‘Season of mists and mellow fruitfulness’… it’s all very well for John Keats to wax lyrical, but damp mornings and chilly evenings are hardly conducive to an outdoor festival of dressage.
Yes, I’m bemoaning the late scheduling of our national championships.
We were lucky with the weather this year, but please can this wonderful pinnacle of our British calendar happen on warmer days? I wasn’t alone in packing jumpers and tights, while horses were wrapped in winter duvets.
Many other nations use their nationals to preview their teams and our home fans also deserve to see our best partnerships. Although the top three for the national title were potential team contenders, probably the top six British grand prix horses were missing.
As a showcase of the full range of para, restricted and open classes, however, the nationals has no equal. I fell in love with many young horses and it bodes well for the future that the inter I was the strongest I’ve ever seen.
Overall, the nationals were beautifully laid on and it was fabulous to be there, albeit on my unclipped, unshod, lives-out-at-night horse (who nevertheless took his duvet).
’Suicide watch’ judging
I followed the Irish National Championships (4-6 September) with interest. I work with several riders over there, and our daughter-in-law Abi Hutton was competing.
This being Ireland, it was a friendly show. But some of the judging was enough to put one on suicide watch. There was a 5.5 awarded to an international Olympic rider, who was sure she didn’t ride quite that badly, while an international small tour horse who’d previously always scored at least 7.5 for paces was given a paltry 5.5.
Standards are improving in Ireland. So why did many judges appear to have left their marks on this side of the Irish Sea? Several combinations failed even to match their qualifying scores.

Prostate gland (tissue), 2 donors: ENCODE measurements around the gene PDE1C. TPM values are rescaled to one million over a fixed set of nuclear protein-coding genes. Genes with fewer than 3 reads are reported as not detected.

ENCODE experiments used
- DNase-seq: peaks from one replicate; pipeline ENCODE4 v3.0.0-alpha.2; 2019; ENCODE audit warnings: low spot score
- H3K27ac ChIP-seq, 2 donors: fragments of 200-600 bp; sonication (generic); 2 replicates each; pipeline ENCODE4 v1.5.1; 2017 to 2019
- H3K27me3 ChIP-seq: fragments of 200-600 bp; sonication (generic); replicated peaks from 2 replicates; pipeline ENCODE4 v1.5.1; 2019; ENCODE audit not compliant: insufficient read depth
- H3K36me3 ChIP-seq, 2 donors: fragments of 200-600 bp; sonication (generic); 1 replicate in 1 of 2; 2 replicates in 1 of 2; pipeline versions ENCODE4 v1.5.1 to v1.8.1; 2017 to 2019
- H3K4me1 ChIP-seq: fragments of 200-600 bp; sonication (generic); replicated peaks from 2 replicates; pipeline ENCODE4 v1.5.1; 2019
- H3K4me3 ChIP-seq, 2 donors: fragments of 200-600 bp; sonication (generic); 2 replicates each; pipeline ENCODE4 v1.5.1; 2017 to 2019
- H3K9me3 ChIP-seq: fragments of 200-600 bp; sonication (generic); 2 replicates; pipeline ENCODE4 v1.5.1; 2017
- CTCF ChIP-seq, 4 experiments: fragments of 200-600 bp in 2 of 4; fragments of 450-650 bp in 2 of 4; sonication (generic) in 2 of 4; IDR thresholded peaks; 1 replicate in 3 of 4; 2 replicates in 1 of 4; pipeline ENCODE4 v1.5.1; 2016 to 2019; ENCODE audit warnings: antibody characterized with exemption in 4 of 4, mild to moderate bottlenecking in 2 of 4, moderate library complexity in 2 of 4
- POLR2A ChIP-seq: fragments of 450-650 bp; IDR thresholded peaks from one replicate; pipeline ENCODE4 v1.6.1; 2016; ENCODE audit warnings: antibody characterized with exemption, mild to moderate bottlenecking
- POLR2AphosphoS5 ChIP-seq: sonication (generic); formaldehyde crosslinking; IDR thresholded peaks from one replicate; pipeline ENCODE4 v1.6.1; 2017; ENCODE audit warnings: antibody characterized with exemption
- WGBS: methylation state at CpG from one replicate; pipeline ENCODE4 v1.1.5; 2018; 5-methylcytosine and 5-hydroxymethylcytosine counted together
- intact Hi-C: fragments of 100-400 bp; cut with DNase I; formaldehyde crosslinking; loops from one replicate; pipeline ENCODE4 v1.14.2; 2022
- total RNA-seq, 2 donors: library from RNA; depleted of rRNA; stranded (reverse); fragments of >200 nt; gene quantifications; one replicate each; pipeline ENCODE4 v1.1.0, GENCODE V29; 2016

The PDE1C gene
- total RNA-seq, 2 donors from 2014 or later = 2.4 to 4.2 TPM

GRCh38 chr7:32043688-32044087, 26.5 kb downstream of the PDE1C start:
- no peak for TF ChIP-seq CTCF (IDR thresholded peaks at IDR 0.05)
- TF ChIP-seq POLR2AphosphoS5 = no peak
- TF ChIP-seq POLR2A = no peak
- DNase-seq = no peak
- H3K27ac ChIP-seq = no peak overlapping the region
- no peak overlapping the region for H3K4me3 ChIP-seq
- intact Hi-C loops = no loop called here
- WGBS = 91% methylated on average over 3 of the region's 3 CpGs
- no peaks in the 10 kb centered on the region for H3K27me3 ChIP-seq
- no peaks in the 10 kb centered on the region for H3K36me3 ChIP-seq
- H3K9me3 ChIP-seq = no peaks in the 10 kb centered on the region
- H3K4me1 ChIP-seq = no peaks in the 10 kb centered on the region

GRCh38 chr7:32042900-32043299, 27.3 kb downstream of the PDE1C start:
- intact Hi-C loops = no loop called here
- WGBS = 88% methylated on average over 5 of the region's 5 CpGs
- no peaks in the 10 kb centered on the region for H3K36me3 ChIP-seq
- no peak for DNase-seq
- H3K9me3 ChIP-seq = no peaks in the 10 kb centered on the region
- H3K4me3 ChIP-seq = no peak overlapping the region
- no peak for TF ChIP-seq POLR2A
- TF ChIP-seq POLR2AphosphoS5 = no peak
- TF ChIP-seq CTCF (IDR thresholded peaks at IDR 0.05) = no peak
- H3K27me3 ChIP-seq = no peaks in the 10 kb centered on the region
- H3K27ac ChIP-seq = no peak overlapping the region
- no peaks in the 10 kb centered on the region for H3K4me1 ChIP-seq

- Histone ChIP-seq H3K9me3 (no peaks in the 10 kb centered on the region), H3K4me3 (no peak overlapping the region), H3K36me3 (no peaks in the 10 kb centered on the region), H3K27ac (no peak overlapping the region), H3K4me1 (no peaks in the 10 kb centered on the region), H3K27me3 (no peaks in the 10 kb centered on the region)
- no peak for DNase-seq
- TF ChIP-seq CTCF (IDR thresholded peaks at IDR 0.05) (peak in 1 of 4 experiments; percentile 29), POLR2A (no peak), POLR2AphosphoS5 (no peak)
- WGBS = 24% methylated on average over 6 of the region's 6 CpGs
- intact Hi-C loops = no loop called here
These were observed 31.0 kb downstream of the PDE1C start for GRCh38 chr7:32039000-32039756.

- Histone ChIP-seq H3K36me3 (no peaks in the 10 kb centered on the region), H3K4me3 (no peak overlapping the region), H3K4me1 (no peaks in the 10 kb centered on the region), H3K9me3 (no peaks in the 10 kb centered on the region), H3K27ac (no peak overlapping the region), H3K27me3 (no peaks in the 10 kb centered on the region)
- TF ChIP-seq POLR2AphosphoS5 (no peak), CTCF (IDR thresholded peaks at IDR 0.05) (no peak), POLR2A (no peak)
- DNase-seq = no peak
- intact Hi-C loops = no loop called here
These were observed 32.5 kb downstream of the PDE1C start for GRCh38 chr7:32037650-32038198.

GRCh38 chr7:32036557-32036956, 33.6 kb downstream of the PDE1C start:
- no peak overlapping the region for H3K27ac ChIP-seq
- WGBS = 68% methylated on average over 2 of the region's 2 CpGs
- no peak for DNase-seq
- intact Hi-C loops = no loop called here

Another example concerned a 10m circle in walk. How does this not equate to the minimum of 20m of walk required in this freestyle test?
As every schoolboy knows, the circumference of a circle is its diameter multiplied by pi (3.14). Answer – 31.4m, not 20m. Yet each judge deducted two marks for error of course. To prove our point, we got out our measuring sticks — although one only had to do the maths, which clearly the judges hadn’t.
As for posting the scores— while Abi was starting her test, our son Charlie was boarding a plane at Birmingham. He’d landed in Dublin and driven to the showground before his wife’s mark hit the scoreboard.
If Irish dressage is to have a future, a long, hard look is needed at these championships.
A good place to start would be having more encouraging judging. It isn’t only judges at the lower levels that should heed a mother’s plea (letters, 10 September), asking that her son receive at least one constructive comment per test.
Hard work v therapy
With so many therapies about, it’s sometimes forgotten that correct ridden work beats any so-called healing remedy.
A well-known local veterinary practice frequently used to send horses to us to “work sound” — in other words, to be worked level and to encourage proper use of their muscles.
Hill work, pole work and hacking should be in every horse’s diary this winter.
Ref: Horse & Hound; 8 October 2015